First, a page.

Textpattern Drama

   17 May 2007, early morning

Discussing the state of Textpattern is in vogue at the moment. Apparently Textpattern, which is the software I use to run this site, is in dire straights, and “the long term prognosis isn’t good.” It would seem that it lacks direction. The developers disagree on that point. This topic comes up on occasion in the Textpattern forum. People seem to want Textpattern to become Wordpress, but at the same time, don’t want to simply use Wordpress.

This isn’t a response to Drew’s post in particular, but just my take on this whole situation in general. I think Drew makes a lot of good points, but in my opinion the developers are doing a good enough job with things.

When I first started using Textpattern, many moons ago, it was a one man show, Dean Allen being the man in charge. And then he slowly disappeared from the scene. And it was a very slow and very quiet departure. He’d announce a new beta, and then disappear for weeks or months at a time. Then one day he was gone, just like that. Fair enough, he was doing all the work for free after all. The fact Textpattern didn’t implode on itself with Dean’s disappearance is an accomplishment in and of itself, and one rarely ever mentioned.

People who fear for the future of Textpattern as helmed by Alex and company have a very simple option open to them: they can fork the project and do a better job themselves. You may recall that the Textpattern install here at Funkaoshi was my own fork of the code, and I was running this fork for quite some time. If you are unhappy with the state of Textpattern, but don’t have the skills needed to improve it, another reasonable option would be to jump ship, switching to a CMS you do like. The forum posts complaining about things really don’t accomplish much; they aren’t proactive at all.

With open source projects people donate the time they have. You can’t expect anymore from them then that. There was a time when I was very active within the Textpattern community, writing plugins and answering questions in the forum. When I started working full time, I had to put Textpattern aside. This is the sort of thing that happens with all open source projects.

There seems to be a certain amount of nostalgia for the way Textpattern was when Dean was around. Having been around at the time, I have to say things strike me as far better today.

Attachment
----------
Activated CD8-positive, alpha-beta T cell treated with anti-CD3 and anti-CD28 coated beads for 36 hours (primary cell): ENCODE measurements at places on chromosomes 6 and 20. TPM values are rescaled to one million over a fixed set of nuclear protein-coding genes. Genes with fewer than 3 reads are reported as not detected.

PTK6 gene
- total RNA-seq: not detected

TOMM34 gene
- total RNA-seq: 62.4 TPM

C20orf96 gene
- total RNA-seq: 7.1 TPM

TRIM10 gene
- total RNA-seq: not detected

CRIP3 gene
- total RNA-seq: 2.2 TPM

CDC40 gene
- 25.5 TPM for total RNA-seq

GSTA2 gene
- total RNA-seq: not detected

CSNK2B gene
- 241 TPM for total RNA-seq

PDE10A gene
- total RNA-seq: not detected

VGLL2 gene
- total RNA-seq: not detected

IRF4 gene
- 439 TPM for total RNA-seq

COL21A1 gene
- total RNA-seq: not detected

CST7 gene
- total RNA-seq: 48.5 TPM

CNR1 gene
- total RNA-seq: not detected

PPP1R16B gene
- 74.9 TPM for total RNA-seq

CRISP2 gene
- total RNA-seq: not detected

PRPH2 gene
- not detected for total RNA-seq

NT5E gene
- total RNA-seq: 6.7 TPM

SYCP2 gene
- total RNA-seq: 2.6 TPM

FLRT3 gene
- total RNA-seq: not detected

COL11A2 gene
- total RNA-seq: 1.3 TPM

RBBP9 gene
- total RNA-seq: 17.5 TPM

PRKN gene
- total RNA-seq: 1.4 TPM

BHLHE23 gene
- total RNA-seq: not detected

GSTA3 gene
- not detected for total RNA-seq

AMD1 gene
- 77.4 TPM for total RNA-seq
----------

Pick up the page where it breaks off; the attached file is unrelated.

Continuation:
Comments

  1. Hrm, interesting. Good to hear about the state of TXP. I have been using it, blissfully unaware. I still love it, but I admit my decision to use it on my latest site (thanks for linking to it BTW!) had a lot to do with it being familiar to me. There are a few things it doesn’t do that I’d like it to do (better comment spam prevention, tags, more control over RSS), and I noticed that it hadn’t changed much since last time I checked it out a year ago. That said, I still love how graceful and well-thought-out it is compared to MT and WP. And I think you’re right about the misguidedness of nostalgia for the Dean days (deanstalgia?) Even then, TXP itself was missing a lot of core features, so you had to go to plugins for them, aka to non-Dean people.

    I’m more nostalgic for the days when he updated textism regularly.

  2. Are you getting a lot of comment spam on your site(s)? I haven’t really had much of an issue with it. My site might be sufficiently small to go unnoticed by spammers perhaps.

    I agree that being able to customize the RSS feeds would be a big plus, as would change the keywords system currently in place to something that works like tags do on the rest of the web. Still, every time I try and use MT or Wordpress again, I’m reminded of why I like TxP so much.

  3. Yeah, totally. I’ve been working on an MT site and it makes me love TXP all the more. It’s so simple to figure out, which is important for a non-coder like myself.

    I had comment spam problems on my old site for reals. I must admit that the auto-closing comments after six weeks feature was a big help, and since I think I have only one possible post for them to hit in that window I’m not seeing a lot. But when I was updating that site more, it was a problem. I still get a lot of contact form spam.

    I think spam in general is one of those neverending wars between spammers and spam-prevention tech, and all you can hope for is that your CMS will be updated with some frequency to deal with it. So if it looks like the CMS goes a while without updates, I get nervous there will be spam trouble down the line.

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